Cytosplore is an interactive visual analysis system for understanding how the immune system works. The goal of the analysis framework is to provide a clear picture of the immune systems cellular composition and the cells’ corresponding properties and functionality. Cytosplore is targeted at the analysis of mass cytometry (CyTOF) data. Mass cytometry is a novel technique to determine the properties of single-cells with unprecedented detail. This amount of detail allows for much finer differentiation but also comes at the cost of more complex analysis. Cytosplore incorporates state-of-the art clustering and dimensionality reduction techniques. The inclusion of HSNE allows the exploration of millions of cells without the need for downsampling. Furthermore Cytosplpre provides Approximated-tSNE (up to 100x faster than standard t-SNE without loss in precision) and a custom implementation of the SPADE clustering algorithm. Cytosplore implements progressive visual analytics and visualization techniques to provide a highly engaging user experience through direct feedback and linked views. Try Cytosplore yourself and sign up for our mailing list for latest news.
TU Delft / LUMC
Lead Developer/Project Liaison
Join the team! We have open projects within the Cytosplore project including a project on classification of cellular expression data through dimensionality reduction. If you are interested in working with us on this or other projects involving biological visualization for your master thesis project at the TU Delft or LUMC, please contact Thomas Höllt or Anna Vilanova to discuss the possibilities.
Publications & Media
The Delta published an article covering our latest results including HSNE in November 2017: New tool identifies a few cells among millions
The Cytosplore team was interviewed for an article in Medical Delta in December 2016: Exploring new dimensions of the immune system.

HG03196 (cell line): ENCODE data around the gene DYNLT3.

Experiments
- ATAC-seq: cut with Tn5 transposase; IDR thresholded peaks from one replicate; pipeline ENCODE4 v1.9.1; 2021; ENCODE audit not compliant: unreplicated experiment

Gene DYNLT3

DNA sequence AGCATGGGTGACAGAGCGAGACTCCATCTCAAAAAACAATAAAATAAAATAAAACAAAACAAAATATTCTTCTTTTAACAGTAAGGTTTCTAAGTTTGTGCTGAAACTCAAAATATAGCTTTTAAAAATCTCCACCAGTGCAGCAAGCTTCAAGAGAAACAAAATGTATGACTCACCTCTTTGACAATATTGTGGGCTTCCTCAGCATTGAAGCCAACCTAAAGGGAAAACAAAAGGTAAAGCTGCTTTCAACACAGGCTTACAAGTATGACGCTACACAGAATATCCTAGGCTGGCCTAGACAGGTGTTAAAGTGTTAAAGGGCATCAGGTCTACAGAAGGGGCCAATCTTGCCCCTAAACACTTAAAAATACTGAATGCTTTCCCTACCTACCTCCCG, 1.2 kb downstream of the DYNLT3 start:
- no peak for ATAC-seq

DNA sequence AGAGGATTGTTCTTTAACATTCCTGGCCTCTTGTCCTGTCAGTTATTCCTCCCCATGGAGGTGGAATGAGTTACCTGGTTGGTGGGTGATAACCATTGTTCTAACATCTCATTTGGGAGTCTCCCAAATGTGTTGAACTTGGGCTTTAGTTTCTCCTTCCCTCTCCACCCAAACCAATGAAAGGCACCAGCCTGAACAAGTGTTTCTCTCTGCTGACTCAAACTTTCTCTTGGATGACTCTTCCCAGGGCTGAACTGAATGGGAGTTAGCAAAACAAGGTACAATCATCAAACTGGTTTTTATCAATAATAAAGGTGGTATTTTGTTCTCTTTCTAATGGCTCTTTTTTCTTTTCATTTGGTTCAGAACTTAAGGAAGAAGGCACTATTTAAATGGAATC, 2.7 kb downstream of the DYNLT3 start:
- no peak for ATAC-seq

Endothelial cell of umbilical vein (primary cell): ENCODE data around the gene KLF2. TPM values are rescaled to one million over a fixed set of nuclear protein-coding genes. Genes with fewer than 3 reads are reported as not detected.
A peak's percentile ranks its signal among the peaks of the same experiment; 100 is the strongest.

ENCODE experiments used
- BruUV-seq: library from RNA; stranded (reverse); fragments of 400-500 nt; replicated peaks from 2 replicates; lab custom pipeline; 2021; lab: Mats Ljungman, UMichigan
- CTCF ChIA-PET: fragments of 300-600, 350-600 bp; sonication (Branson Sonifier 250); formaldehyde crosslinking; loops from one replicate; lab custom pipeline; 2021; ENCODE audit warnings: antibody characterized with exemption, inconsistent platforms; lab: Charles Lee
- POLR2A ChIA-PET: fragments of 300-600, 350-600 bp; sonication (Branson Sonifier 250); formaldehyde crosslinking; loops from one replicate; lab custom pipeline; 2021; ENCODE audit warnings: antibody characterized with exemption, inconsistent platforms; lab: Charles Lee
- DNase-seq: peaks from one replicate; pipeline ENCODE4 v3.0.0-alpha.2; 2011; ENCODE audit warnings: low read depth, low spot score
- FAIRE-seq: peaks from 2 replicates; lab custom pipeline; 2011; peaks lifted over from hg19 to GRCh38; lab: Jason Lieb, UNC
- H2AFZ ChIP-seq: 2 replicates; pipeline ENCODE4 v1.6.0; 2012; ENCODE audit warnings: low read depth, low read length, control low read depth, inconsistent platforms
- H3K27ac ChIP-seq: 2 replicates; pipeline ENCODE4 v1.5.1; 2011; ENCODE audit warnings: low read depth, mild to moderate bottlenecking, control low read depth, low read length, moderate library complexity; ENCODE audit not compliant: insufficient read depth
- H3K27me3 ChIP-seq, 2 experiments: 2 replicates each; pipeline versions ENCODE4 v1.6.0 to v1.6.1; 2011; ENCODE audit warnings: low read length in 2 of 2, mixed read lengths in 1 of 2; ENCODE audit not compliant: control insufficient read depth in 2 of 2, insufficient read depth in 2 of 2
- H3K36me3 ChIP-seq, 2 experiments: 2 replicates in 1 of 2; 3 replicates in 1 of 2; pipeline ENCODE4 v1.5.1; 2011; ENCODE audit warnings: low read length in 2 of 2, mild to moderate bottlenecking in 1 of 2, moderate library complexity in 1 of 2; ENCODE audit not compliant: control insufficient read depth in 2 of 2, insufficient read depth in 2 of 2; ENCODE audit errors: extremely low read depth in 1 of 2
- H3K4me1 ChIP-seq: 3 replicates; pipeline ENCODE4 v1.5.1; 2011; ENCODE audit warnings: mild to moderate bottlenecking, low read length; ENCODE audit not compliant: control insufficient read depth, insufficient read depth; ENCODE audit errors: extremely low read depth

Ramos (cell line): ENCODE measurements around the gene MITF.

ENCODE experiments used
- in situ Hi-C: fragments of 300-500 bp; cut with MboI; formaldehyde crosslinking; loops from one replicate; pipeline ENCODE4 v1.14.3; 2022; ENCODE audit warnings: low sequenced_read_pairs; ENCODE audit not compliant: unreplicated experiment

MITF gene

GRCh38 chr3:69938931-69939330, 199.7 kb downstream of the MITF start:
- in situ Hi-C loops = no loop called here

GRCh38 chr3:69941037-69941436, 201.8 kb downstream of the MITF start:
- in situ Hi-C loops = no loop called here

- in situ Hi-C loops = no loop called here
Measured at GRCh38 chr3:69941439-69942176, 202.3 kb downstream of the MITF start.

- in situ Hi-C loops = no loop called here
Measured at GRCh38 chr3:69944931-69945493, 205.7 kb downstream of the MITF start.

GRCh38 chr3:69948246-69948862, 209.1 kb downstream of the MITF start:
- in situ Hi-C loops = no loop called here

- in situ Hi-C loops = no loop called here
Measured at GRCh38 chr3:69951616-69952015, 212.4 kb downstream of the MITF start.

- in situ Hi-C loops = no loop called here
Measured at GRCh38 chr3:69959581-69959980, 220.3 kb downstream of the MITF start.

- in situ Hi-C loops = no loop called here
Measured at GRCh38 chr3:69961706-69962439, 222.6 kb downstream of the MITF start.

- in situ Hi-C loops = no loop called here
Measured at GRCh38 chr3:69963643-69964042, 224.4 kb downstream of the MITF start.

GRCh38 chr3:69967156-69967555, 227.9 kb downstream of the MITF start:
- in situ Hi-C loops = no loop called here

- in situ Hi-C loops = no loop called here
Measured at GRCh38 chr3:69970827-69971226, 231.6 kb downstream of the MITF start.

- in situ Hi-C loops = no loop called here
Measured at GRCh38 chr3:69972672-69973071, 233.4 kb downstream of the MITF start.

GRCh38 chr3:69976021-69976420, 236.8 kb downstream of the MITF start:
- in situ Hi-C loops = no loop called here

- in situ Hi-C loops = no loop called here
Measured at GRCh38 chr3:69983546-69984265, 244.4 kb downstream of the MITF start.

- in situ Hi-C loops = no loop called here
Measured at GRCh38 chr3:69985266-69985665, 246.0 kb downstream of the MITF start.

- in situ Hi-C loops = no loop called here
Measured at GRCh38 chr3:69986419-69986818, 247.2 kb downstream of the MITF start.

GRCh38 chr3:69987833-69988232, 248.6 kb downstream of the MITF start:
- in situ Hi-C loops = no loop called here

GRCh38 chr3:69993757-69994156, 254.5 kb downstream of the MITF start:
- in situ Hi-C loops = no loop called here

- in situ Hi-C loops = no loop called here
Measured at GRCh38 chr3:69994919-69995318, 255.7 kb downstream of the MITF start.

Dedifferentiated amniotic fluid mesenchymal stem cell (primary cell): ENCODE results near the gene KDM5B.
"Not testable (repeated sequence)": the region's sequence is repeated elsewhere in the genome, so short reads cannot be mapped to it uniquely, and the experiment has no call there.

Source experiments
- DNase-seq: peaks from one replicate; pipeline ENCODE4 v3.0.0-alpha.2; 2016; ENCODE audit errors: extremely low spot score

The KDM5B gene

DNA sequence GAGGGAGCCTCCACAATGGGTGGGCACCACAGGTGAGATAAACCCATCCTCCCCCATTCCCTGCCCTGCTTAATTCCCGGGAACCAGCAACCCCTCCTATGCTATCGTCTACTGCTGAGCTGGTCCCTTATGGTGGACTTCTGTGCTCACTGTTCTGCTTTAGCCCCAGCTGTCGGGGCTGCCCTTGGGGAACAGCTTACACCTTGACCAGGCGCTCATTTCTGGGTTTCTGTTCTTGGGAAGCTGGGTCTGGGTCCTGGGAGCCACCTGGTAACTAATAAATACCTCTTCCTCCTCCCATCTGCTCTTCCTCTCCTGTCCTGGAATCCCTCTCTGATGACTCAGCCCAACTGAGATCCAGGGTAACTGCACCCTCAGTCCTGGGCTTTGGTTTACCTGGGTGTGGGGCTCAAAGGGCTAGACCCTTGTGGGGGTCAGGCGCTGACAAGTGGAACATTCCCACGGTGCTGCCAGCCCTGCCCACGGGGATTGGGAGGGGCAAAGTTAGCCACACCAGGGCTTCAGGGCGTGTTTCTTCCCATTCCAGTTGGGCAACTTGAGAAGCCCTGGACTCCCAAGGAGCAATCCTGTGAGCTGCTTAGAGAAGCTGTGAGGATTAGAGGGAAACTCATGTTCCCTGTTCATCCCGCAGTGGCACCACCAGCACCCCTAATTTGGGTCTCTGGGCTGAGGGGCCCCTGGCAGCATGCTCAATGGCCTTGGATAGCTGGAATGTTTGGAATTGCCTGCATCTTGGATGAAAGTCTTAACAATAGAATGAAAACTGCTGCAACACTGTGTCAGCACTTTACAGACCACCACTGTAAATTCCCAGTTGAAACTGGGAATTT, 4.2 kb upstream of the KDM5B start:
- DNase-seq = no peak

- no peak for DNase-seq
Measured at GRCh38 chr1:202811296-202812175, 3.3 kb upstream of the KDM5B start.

Mass Cytometry Reveals Innate Lymphoid Cell Differentiation Pathways in the Human Fetal Intestine. Journal of Experimental Medicine, 2018.
Abstract: Innate lymphoid cells (ILCs) are abundant in mucosal tissues and involved in tissue homeostasis and barrier function. We applied mass cytometry to analyze ILCs in the human fetal intestine and distinguished 34 distinct clusters through a t-SNE-based analysis. By visualizing the dynamics of the t-SNE computation, we identified smooth phenotypic transitions from cells within the Lin-CD7+CD127-CD45RO+CD56+ cluster to both the NK cells and CD127+ ILCs, revealing potential differentiation trajectories...
Visual Analysis of Mass Cytometry Data by Hierarchical Stochastic Neighbor Embedding Reveals Rare Cell Types. Nature Communications, 2017.
Abstract: In this work, we present Cytosplore+HSNE. HSNE constructs a hierarchy of non-linear similarities that can be interactively explored with a stepwise increase in detail up to the single-cell level. We applied HSNE to several available mass cytometry datasets. We found that HSNE efficiently replicates previous observations and identifies rare cell populations that were previously missed due to downsampling in a fraction of the time.